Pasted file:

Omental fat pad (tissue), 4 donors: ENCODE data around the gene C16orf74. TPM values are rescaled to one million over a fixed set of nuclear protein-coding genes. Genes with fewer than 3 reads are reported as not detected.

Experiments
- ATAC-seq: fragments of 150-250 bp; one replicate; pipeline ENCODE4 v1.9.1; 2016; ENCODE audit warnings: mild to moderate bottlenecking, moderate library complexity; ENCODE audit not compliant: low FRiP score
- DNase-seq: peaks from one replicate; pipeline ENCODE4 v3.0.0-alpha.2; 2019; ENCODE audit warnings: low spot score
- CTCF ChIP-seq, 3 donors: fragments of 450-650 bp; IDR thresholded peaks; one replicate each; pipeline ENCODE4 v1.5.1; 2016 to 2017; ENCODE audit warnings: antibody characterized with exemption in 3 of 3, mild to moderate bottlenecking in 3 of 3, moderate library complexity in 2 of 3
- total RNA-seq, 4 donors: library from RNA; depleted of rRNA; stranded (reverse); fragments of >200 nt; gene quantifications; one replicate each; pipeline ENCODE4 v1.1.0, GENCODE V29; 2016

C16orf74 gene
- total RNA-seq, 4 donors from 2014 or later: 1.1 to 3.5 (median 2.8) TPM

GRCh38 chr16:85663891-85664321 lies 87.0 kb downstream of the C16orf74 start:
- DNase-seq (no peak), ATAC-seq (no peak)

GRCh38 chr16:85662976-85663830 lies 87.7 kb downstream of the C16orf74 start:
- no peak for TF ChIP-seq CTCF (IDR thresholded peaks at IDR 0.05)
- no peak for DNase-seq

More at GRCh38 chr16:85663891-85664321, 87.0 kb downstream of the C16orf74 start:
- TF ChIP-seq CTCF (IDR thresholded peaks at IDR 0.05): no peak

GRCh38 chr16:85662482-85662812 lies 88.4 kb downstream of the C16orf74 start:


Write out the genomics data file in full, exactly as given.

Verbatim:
Omental fat pad (tissue), 4 donors: ENCODE data around the gene C16orf74. TPM values are rescaled to one million over a fixed set of nuclear protein-coding genes. Genes with fewer than 3 reads are reported as not detected.

Experiments
- ATAC-seq: fragments of 150-250 bp; one replicate; pipeline ENCODE4 v1.9.1; 2016; ENCODE audit warnings: mild to moderate bottlenecking, moderate library complexity; ENCODE audit not compliant: low FRiP score
- DNase-seq: peaks from one replicate; pipeline ENCODE4 v3.0.0-alpha.2; 2019; ENCODE audit warnings: low spot score
- CTCF ChIP-seq, 3 donors: fragments of 450-650 bp; IDR thresholded peaks; one replicate each; pipeline ENCODE4 v1.5.1; 2016 to 2017; ENCODE audit warnings: antibody characterized with exemption in 3 of 3, mild to moderate bottlenecking in 3 of 3, moderate library complexity in 2 of 3
- total RNA-seq, 4 donors: library from RNA; depleted of rRNA; stranded (reverse); fragments of >200 nt; gene quantifications; one replicate each; pipeline ENCODE4 v1.1.0, GENCODE V29; 2016

C16orf74 gene
- total RNA-seq, 4 donors from 2014 or later: 1.1 to 3.5 (median 2.8) TPM

GRCh38 chr16:85663891-85664321 lies 87.0 kb downstream of the C16orf74 start:
- DNase-seq (no peak), ATAC-seq (no peak)

GRCh38 chr16:85662976-85663830 lies 87.7 kb downstream of the C16orf74 start:
- no peak for TF ChIP-seq CTCF (IDR thresholded peaks at IDR 0.05)
- no peak for DNase-seq

More at GRCh38 chr16:85663891-85664321, 87.0 kb downstream of the C16orf74 start:
- TF ChIP-seq CTCF (IDR thresholded peaks at IDR 0.05): no peak

GRCh38 chr16:85662482-85662812 lies 88.4 kb downstream of the C16orf74 start: